Privacy-preserving cryptography from pairings and lattices

Translations: fr

Place: École Normale Supérieure de Lyon in Amphitheater B (3rd floor)
Time: October 18th 2018 at 2:30PM

[Manuscript]

[Slides]

Abstract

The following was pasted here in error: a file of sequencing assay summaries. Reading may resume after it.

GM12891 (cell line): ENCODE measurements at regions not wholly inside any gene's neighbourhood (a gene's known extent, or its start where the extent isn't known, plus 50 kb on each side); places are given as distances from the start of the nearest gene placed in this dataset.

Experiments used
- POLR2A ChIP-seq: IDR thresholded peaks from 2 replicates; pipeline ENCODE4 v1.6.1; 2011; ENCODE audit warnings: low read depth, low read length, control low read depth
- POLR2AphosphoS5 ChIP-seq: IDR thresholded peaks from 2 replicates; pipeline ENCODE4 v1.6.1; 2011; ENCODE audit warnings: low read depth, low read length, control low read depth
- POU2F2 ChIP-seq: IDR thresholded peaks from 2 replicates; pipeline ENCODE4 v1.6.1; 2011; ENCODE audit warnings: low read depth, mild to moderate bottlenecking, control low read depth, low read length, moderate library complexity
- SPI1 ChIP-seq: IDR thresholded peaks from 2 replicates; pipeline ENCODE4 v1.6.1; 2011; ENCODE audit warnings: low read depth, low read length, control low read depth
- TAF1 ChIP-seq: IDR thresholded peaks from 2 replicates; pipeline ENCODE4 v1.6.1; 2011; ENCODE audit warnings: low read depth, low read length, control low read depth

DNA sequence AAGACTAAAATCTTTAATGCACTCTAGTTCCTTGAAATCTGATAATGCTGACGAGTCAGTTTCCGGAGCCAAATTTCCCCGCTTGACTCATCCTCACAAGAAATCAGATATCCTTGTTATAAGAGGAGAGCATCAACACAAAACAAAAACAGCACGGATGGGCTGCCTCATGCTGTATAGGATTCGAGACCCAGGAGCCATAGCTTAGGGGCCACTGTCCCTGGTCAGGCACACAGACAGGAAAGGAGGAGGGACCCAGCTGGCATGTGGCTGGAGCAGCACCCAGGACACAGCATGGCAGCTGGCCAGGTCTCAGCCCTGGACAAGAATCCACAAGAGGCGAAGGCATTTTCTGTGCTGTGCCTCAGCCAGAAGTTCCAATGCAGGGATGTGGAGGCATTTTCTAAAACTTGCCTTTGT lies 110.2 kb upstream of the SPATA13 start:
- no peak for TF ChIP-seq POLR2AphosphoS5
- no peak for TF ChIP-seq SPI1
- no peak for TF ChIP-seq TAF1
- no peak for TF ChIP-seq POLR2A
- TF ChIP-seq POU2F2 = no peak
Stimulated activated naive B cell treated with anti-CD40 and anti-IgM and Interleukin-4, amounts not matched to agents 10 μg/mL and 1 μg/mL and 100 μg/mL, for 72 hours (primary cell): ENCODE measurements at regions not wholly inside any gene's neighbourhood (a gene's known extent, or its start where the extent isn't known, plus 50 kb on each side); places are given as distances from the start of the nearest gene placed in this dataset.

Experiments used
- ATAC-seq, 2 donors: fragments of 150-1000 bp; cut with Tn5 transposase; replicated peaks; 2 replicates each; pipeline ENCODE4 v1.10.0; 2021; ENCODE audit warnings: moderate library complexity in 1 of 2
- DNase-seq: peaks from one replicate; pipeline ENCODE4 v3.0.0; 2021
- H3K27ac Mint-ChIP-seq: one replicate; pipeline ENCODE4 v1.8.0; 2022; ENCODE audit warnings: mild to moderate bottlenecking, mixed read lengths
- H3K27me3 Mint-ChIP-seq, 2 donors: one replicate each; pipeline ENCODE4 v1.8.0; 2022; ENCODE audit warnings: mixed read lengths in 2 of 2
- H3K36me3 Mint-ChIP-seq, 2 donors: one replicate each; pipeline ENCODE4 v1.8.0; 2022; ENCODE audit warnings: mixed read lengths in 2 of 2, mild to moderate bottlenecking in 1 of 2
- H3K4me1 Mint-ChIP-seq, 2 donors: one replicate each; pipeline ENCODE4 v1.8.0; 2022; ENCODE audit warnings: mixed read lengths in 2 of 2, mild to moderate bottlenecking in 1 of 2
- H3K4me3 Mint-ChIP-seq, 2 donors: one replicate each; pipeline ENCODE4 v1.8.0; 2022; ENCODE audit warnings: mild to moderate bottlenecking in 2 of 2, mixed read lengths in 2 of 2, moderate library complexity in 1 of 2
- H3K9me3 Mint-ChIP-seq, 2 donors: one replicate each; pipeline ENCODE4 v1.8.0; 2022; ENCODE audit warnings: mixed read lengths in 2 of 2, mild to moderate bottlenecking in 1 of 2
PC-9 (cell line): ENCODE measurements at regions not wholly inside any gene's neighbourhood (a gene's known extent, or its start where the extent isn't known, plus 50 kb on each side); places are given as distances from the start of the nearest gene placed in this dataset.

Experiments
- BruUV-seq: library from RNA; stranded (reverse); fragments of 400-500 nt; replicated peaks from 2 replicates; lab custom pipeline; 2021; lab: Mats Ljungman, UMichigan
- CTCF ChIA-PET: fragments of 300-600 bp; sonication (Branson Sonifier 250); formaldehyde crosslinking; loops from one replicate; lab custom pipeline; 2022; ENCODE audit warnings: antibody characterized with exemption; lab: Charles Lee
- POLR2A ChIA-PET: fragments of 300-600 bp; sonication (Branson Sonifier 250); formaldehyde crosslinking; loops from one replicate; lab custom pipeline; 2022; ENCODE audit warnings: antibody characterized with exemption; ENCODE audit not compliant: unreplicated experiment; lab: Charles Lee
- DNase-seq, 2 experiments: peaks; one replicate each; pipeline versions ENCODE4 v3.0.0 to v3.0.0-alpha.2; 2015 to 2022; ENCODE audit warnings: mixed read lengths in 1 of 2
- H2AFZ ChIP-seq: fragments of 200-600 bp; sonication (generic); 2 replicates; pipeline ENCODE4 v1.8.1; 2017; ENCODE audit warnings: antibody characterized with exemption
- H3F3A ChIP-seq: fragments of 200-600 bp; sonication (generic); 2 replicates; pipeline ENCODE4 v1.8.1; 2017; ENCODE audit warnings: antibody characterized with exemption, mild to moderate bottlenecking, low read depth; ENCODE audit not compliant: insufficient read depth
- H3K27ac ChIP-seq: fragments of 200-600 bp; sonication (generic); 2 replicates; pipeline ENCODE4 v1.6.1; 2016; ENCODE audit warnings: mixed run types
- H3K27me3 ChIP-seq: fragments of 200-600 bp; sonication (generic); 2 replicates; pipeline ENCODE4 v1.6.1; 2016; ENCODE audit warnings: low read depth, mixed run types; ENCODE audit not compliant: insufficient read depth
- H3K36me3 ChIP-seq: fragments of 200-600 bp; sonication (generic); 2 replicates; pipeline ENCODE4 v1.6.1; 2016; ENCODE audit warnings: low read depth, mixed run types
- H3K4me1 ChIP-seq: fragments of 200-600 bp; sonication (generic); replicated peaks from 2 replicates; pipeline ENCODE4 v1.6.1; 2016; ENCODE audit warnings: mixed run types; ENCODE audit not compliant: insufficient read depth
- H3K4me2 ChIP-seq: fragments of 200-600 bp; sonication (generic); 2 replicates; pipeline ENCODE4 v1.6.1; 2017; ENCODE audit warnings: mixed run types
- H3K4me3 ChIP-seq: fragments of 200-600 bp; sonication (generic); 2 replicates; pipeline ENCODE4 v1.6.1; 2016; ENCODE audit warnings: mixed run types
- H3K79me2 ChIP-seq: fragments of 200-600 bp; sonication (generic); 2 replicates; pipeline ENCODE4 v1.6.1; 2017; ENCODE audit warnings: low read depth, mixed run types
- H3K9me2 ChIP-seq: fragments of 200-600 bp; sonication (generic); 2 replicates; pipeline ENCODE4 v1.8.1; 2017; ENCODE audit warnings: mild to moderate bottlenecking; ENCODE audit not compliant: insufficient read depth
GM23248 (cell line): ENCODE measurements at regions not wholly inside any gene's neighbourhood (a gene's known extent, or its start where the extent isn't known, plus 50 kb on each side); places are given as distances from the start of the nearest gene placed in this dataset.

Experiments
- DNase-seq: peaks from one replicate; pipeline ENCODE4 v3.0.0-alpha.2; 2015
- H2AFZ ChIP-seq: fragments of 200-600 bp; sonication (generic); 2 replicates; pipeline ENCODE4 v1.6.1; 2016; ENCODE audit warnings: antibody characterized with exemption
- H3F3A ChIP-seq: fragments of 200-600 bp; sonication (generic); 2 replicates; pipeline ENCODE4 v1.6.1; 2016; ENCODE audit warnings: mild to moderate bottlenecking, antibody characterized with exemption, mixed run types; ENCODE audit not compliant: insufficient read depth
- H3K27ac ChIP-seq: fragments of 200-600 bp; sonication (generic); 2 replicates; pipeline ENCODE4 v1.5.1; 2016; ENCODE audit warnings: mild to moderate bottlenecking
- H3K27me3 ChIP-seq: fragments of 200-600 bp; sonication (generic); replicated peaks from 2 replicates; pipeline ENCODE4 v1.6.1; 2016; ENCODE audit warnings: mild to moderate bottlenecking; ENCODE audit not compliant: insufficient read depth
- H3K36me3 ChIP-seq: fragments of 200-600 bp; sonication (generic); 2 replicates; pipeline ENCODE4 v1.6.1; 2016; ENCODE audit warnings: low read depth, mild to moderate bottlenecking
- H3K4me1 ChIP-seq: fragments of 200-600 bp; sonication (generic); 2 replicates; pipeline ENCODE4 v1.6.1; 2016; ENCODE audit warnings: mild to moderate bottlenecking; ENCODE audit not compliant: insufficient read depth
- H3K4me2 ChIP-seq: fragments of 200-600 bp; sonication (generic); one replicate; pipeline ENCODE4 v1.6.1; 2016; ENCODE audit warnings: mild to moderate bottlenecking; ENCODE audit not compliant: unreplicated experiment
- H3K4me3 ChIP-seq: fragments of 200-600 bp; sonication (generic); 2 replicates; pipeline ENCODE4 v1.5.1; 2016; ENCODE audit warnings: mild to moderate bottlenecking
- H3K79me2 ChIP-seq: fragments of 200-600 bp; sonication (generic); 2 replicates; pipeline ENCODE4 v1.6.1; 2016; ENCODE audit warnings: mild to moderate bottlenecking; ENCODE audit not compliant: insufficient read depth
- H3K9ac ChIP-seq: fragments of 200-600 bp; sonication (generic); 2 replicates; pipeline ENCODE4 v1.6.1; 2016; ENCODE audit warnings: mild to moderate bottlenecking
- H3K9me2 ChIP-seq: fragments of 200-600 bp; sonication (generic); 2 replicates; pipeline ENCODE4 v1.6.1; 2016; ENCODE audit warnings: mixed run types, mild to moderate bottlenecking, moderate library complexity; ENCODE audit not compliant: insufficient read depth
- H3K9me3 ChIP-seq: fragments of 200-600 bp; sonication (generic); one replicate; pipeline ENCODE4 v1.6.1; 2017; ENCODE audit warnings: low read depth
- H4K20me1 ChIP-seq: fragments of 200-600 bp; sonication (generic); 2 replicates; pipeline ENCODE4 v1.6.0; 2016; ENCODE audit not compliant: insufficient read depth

In this thesis, we study provably secure privacy-preserving cryptographic constructions. We focus on zero-knowledge proofs and their applications. Group signatures are an example of such constructions. This primitive allows users to sign messages on behalf of a group (which they formerly joined), while remaining anonymous inside this group. Additionally, users remain accountable for their actions as another independent authority, a judge, is empowered with a secret information to lift the anonymity of any given signature. This construction has applications in anonymous access control, such as public transportations. Whenever someone enters a public transportation, he signs a timestamp. Doing this proves that he belongs to the group of people with a valid subscription. In case of problem, the transportation company hands the record of suspicious signatures to the police, which is able to un-anonymize them. We propose two constructions of group signatures for dynamically growing groups. The first is based on pairing-related assumptions and is fairly practical. The second construction is proven secure under lattice assumptions for the sake of not putting all eggs in the same basket. Following the same spirit, we also propose two constructions for privacy-preserving cryptography. The first one is a group encryption scheme, which is the encryption analogue of group signatures. Here, the goal is to hide the recipient of a ciphertext who belongs to a group, while proving some properties on the message, like the absence of malwares. The second is an adaptive oblivious transfer protocol, which allows a user to anonymously query an encrypted database, while keeping the unrequested messages hidden. These constructions were made possible through a series of work improving the expressiveness of Stern’s protocol, which was originally based on the syndrome decoding problem.